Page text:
|Publication number||US4716486 A|
|Application number||US 06/835,303|
|Publication date||Dec 29, 1987|
|Filing date||Mar 3, 1986|
|Priority date||Mar 15, 1985|
|Also published as||DE194921T1, DE3661668D1, EP0194921A1, EP0194921B1|
|Publication number||06835303, 835303, US 4716486 A, US 4716486A, US-A-4716486, US4716486 A, US4716486A|
|Inventors||Janusz Sobiepanek, Simon Aboukrat|
|Original Assignee||Etudes Techniques Et Representations Industrielles E.T.R.I.|
|Export Citation||BiBTeX, EndNote, RefMan|
|Patent Citations (6), Referenced by (16), Classifications (13), Legal Events (6)|
|External Links: USPTO, USPTO Assignment, Espacenet|
1. Field of the Invention
The present invention relates to an electric motor comprising a thermistor-type overcurrent protection device.
2. Description of the Prior Art
It is a known practice to protect the windings of an electric motor by connecting them in series with a thermistor having a positive temperature coefficient, that is to say an ohmic value which is an increasing function of temperature. When the current intensity increases in the circuit, the thermistor undergoes a temperature rise which tends to reduce the supply current as well as the terminal voltage of the excited winding possibly to such an extent that this winding is put out of service.
A device of this type is employed in particular in electronically switched direct-current motors having the function of driving fans for cooling electrical appliances. In this case the motor usually has two windings supplied alternately under the control of a rotor-position detector. In the known devices, use is made of a single thermistor in series with the two windings which are in turn in parallel with respect to each other. When the rotor is brought to a standstill by an obstacle, the thermistor heats up and causes a voltage drop within both windings at the same time. In the case of a cooling fan, the motor load is zero at zero speed and cooling of the thermistor permits re-starting of the motor when the disturbance has ceased. However, as long as the thermistor has not returned to its normal value, it continues to influence the supply voltage of the two windings. The result is that re-starting of the fan takes place slowly or even that, in extreme cases, the residual voltage is not sufficient to ensure correct re-starting of the motor.
One object of the present invention is to propose an electric motor in which provision is made for an overcurrent protection device comprising thermistors, in which the voltage supply to the windings is not totally affected at the time of a momentary stoppage and which is capable of re-starting rapidly after the cause of said stoppage has been removed.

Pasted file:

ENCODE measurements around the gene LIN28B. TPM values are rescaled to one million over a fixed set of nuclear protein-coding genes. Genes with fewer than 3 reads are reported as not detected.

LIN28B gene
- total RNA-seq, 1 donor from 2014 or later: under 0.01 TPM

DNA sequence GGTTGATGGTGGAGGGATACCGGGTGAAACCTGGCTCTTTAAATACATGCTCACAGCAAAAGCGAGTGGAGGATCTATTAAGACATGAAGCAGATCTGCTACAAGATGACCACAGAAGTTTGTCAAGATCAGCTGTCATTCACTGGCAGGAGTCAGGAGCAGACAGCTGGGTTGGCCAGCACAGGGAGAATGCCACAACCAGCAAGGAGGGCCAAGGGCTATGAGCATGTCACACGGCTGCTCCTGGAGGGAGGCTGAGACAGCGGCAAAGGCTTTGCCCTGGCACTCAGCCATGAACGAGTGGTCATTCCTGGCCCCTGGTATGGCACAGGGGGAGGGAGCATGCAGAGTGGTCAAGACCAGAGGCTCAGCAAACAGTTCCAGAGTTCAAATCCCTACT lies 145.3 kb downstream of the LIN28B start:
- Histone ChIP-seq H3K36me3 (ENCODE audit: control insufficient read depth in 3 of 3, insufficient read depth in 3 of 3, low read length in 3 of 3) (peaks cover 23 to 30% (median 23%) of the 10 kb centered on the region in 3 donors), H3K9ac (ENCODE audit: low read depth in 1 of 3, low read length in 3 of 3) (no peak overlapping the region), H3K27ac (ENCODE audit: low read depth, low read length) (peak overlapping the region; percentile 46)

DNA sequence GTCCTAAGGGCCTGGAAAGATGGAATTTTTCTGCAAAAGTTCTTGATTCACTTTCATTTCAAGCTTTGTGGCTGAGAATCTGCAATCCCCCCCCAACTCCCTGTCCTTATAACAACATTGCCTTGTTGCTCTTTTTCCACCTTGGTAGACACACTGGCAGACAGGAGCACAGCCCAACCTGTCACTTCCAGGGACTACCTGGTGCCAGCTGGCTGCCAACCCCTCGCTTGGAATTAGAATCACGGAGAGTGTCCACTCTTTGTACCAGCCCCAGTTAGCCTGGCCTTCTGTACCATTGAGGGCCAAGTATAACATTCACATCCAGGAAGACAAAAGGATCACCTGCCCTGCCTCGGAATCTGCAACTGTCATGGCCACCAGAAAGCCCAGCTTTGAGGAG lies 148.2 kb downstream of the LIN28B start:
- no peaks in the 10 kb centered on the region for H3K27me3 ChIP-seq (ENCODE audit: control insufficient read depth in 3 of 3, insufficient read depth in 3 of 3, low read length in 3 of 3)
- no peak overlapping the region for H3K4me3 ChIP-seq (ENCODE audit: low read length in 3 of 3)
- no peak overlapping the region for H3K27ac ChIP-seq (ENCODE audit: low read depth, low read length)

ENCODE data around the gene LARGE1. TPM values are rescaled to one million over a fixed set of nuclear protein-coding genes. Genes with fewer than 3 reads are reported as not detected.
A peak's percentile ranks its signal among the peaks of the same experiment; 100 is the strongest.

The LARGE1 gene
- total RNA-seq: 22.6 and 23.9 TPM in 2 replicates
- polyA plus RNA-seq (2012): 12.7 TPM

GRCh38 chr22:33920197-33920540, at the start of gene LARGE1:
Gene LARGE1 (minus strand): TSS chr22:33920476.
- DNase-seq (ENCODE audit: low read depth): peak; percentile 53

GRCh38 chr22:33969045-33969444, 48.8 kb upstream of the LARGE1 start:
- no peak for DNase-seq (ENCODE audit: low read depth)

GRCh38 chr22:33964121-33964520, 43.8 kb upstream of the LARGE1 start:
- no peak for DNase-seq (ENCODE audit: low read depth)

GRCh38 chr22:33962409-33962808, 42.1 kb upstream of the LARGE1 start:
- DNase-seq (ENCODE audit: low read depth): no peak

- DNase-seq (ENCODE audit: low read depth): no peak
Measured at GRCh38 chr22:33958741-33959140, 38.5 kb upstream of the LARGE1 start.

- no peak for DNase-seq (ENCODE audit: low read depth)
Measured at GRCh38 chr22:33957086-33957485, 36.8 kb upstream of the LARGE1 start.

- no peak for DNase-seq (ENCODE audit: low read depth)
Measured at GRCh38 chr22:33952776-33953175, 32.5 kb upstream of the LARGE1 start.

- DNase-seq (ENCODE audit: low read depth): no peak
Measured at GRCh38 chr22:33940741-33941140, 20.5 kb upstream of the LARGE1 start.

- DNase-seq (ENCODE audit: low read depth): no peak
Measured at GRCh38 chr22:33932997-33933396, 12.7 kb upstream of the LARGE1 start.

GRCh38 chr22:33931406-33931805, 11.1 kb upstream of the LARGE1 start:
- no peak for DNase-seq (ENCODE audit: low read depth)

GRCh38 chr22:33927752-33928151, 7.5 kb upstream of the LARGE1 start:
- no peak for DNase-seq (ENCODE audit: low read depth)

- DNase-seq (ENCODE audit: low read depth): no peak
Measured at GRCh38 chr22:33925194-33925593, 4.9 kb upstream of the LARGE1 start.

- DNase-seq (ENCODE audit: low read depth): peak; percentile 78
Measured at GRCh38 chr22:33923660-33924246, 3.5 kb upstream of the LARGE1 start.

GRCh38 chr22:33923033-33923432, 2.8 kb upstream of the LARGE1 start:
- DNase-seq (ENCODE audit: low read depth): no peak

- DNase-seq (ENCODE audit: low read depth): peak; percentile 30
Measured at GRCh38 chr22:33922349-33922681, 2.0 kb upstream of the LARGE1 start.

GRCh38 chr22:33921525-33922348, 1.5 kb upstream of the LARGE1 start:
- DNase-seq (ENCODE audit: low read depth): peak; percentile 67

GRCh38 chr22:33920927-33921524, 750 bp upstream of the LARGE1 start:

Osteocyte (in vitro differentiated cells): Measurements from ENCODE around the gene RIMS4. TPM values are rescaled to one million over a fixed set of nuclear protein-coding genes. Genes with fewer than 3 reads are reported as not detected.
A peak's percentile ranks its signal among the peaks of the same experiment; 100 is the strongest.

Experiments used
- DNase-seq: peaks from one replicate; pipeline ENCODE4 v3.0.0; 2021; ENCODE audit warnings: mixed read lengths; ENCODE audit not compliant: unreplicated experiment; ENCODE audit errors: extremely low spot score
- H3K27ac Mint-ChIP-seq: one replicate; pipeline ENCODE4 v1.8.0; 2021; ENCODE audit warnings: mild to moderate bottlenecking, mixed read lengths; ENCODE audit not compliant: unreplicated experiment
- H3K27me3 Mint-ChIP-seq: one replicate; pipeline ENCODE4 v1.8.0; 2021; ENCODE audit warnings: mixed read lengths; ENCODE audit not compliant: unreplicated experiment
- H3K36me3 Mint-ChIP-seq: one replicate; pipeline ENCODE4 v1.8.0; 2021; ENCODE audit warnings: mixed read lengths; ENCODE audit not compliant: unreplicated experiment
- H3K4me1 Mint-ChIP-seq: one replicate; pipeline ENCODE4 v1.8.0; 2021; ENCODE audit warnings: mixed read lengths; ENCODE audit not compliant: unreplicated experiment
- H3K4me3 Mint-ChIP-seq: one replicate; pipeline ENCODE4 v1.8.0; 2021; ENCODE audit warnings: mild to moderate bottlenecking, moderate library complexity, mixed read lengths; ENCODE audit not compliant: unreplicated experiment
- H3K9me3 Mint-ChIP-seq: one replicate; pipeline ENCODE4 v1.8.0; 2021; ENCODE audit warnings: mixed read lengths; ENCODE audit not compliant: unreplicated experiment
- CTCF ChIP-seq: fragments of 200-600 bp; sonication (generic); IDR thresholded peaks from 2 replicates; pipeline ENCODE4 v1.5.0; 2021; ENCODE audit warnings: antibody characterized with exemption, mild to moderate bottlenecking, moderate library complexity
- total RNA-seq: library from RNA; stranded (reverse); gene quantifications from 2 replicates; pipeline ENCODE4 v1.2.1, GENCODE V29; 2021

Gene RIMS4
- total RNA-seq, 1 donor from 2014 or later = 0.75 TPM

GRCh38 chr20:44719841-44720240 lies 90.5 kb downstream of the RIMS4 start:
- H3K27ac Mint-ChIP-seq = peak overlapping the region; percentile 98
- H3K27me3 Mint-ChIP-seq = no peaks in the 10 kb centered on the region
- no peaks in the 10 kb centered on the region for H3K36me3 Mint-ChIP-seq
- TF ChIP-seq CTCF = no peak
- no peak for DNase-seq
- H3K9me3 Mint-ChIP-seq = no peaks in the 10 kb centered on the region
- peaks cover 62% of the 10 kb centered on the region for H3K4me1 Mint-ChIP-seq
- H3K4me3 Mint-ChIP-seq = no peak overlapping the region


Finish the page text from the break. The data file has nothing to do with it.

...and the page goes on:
In order to achieve this object, the electric motor proposed in accordance with the invention comprises a rotor, at least two motor windings and a device for providing protection against overcurrents in the motor windings and comprising thermistors having a positive temperature coefficient. In accordance with a distinctive feature of the protective device, said device comprises at least two parallel thermistors each mounted in series with at least one motor winding.
Thus, in the event of stoppage of the motor, the thermistor associated with the continuously excited winding undergoes a temperature rise. When the cause of the stoppage has been removed, the winding whose thermistor has not heated up is supplied at a normal voltage, thus permitting rapid re-starting of the motor.
In an advantageous embodiment of the invention, the electric motor comprises at least one shunt resistor, each end of said resistor being connected to one terminal of two adjacent motor windings at the level of a point of connection of each motor winding to the associated thermistor.
Thus the shunt resistor delivers a complementary supply current into the circuit of the winding which is affected by the stoppage and produces accelerated re-starting of the rotor.
Other features of the invention will be more apparent upon consideration of the following description and accompanying drawings, wherein: